Effect of Biochar on 17β-Estradiol Degradation in Composted Poultry Manure: Residue and Bioassay Analysis

  • Rong Rong
  • Zhiming Li
  • Yusheng ZhengEmail author
  • Fengsong Zhang
Original Paper


While composting is normally a valid approach to decrease 17β-estradiol (E2) contents of manure prior to land application, E2 residues in compost pose a risk to the environment. Biochar is a useful material in composting due to its microstructure. The study aims to compare the effect of amending poultry manure (PM) with two different biochars at three levels on E2 degradation. The seven treatments consisted of compost with no biochar (control) and compost with 5%, 10%, or 15% wheat stalk biochar (WSB) or rice husk biochar (RHB). The results indicated composting with WSB and RHB reduced E2 extractable contents by 71.0–78.5% and 74.2–88.1%, versus 67.8% without biochar. The abundance of two bacteria capable of E2 degradation: Bacillus licheniformis and Bacillus subtilis, increased significantly (p < 0.05) over control in biochar-amended treatments. Moreover, the estrogenic activity (assessed by proliferative assay of MCF-7 cells) of the compost was diminished by the addition of biochar. Our results suggest that E2 degradation was accelerated by adding RHB, possibly by RHB’s provision of a better microenvironment due to larger surface area and pore volume than WSB. Thus, the addition of 15% RHB is recommended for the treatment of PM compost to enhance E2 degradation.

Graphic Abstract


Biochar 17β-Estradiol E2-degrading bacteria Composting Poultry manure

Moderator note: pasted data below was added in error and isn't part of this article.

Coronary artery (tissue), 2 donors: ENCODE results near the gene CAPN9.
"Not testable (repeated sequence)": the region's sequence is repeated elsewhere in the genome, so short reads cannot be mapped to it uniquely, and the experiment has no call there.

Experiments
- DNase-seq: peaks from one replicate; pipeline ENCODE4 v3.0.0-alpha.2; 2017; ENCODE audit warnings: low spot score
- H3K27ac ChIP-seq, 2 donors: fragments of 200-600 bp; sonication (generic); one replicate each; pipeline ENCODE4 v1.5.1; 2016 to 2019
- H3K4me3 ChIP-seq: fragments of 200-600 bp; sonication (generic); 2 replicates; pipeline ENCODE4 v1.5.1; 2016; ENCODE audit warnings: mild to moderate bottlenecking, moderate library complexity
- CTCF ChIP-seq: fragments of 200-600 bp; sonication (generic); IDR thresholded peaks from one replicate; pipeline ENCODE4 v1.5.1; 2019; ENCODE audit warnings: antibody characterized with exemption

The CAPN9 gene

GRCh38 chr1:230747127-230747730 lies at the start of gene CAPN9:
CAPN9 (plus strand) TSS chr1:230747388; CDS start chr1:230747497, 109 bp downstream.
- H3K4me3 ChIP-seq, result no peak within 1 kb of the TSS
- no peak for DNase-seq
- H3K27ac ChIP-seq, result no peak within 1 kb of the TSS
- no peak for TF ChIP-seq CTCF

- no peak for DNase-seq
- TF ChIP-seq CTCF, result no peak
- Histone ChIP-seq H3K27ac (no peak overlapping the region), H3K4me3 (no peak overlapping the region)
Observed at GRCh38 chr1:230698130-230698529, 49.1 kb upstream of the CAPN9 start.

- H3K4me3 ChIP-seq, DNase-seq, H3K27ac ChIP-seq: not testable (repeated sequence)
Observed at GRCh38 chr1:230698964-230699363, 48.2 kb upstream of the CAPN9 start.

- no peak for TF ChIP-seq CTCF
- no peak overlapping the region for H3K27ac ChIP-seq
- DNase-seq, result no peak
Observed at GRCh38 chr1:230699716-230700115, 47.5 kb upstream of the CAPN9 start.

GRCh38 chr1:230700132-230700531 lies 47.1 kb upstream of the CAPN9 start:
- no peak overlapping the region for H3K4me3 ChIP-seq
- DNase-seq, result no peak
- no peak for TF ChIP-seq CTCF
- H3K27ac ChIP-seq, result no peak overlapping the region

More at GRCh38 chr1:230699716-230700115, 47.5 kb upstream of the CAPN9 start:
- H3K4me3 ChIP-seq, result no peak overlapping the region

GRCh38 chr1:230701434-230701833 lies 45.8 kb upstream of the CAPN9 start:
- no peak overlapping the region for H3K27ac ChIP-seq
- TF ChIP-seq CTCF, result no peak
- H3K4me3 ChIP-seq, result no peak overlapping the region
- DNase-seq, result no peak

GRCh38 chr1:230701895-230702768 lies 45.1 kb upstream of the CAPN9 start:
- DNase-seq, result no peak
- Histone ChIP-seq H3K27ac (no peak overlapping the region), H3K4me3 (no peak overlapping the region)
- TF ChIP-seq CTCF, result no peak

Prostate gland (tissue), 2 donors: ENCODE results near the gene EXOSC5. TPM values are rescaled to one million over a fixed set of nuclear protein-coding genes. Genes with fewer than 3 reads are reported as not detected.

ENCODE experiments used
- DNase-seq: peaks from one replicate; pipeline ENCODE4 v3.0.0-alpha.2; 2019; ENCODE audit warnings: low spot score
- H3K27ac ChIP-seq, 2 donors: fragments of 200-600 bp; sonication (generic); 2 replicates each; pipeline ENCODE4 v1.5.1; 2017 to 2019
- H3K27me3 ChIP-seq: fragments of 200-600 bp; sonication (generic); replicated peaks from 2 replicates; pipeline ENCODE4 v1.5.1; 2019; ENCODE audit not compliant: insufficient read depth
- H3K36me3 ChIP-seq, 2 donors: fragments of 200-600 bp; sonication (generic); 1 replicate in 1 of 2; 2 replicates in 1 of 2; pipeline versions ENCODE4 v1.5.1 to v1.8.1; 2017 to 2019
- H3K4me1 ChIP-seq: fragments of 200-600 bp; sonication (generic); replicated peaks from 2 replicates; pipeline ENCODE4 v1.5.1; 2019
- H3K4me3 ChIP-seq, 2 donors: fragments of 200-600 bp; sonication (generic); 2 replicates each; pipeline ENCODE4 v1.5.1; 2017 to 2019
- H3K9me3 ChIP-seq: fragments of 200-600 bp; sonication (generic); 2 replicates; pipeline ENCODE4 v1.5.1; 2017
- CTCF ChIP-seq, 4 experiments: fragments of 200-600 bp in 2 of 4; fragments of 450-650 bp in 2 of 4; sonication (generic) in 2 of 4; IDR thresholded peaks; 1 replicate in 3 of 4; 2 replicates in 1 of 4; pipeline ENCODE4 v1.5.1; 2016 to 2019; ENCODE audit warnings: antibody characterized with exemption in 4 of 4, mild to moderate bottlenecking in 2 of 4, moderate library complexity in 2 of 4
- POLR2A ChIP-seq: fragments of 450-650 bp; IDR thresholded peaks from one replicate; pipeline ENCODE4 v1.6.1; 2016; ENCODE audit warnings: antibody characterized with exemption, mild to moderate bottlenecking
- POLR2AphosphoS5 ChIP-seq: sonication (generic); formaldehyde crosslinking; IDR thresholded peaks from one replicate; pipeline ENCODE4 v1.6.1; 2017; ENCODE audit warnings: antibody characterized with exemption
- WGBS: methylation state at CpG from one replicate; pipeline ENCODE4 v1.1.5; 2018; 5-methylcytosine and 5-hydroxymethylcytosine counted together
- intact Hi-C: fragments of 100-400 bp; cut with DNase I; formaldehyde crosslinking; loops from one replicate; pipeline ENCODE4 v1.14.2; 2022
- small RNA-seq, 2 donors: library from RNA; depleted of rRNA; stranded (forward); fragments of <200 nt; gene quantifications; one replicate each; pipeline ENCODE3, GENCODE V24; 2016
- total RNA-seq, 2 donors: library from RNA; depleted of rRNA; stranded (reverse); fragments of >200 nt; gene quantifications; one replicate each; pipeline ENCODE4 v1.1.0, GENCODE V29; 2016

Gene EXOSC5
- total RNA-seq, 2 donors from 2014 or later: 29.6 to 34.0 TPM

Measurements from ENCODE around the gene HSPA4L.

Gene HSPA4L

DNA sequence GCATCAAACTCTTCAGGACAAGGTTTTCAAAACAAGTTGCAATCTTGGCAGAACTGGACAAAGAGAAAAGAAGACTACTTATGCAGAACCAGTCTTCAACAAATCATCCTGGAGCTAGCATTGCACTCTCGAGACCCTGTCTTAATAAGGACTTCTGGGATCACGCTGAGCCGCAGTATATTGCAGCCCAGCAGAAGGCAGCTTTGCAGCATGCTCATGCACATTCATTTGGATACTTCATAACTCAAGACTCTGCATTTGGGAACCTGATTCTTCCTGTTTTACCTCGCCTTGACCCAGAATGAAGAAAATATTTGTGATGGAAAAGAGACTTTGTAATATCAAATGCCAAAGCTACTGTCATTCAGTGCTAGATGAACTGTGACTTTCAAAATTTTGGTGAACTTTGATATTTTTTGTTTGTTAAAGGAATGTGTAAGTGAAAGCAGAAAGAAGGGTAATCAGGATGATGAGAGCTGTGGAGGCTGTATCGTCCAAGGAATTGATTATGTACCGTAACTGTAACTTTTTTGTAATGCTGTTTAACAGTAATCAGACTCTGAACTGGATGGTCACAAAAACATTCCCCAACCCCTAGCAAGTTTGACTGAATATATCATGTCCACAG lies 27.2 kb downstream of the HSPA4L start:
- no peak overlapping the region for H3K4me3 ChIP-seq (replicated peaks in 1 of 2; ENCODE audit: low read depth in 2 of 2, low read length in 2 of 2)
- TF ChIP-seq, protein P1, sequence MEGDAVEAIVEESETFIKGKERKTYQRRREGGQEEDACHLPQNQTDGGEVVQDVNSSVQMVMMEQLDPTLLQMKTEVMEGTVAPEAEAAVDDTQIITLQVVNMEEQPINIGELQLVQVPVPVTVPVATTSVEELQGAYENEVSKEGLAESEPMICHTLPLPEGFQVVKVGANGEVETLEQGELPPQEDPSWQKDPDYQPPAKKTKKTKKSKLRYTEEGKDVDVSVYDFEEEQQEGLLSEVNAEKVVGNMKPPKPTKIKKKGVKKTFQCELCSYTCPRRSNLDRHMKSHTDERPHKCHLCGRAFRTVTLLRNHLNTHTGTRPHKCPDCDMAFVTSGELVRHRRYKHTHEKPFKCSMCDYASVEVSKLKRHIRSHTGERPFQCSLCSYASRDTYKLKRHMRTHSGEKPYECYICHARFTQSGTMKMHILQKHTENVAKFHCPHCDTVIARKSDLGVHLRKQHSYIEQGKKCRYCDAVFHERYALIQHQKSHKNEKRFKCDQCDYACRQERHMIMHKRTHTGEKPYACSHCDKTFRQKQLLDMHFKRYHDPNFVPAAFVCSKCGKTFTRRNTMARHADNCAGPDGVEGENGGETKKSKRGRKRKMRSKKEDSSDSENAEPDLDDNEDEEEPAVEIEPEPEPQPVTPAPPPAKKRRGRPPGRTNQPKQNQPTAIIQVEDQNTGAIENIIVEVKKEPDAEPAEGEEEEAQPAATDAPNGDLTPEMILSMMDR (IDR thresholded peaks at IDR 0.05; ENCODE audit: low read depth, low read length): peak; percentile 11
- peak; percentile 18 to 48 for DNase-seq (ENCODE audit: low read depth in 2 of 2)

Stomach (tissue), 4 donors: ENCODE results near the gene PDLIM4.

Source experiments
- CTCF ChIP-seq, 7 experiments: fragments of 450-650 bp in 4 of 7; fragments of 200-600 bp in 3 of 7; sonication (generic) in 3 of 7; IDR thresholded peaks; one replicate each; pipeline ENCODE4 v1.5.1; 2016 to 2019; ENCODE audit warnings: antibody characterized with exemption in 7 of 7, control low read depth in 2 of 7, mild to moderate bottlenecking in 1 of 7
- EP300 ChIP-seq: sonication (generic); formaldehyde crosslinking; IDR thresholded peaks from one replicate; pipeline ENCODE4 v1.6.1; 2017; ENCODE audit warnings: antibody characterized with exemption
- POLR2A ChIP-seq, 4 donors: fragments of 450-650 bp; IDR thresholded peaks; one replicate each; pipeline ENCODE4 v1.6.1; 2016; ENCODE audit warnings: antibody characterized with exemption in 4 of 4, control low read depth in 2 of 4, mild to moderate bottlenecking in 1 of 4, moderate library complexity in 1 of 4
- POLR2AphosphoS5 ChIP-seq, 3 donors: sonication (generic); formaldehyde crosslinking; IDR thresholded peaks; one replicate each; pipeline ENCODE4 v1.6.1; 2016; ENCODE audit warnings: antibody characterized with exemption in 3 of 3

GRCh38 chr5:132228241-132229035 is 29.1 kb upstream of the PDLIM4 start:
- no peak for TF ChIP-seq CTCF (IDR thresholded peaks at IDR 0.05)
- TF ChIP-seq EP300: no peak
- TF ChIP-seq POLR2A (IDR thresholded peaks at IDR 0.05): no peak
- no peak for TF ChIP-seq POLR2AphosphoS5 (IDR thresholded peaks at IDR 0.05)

This research was supported by the National Natural Science Foundation of China (41201513) and the Student’s Platform for Innovation and Entrepreneurship Training Program (201810589016). We are grateful to the anonymous referees and the editorial board for reviewing this paper.

Compliance with Ethical Standards

Conflicts of interest

There are no conflicts to declare.

Supplementary material

12649_2019_788_MOESM1_ESM.docx (16 kb)
Supplementary file1 (DOCX 15 kb)


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Copyright information

© Springer Nature B.V. 2019

Authors and Affiliations

  1. 1.Department of Bioengineering, College of Material and Chemical EngineeringHainan UniversityHaikouPeople’s Republic of China
  2. 2.Key Laboratory of Land Surface Pattern and Simulation, Institute of Geographic Sciences and Natural Resources ResearchChinese Academy of SciencesBeijingPeople’s Republic of China

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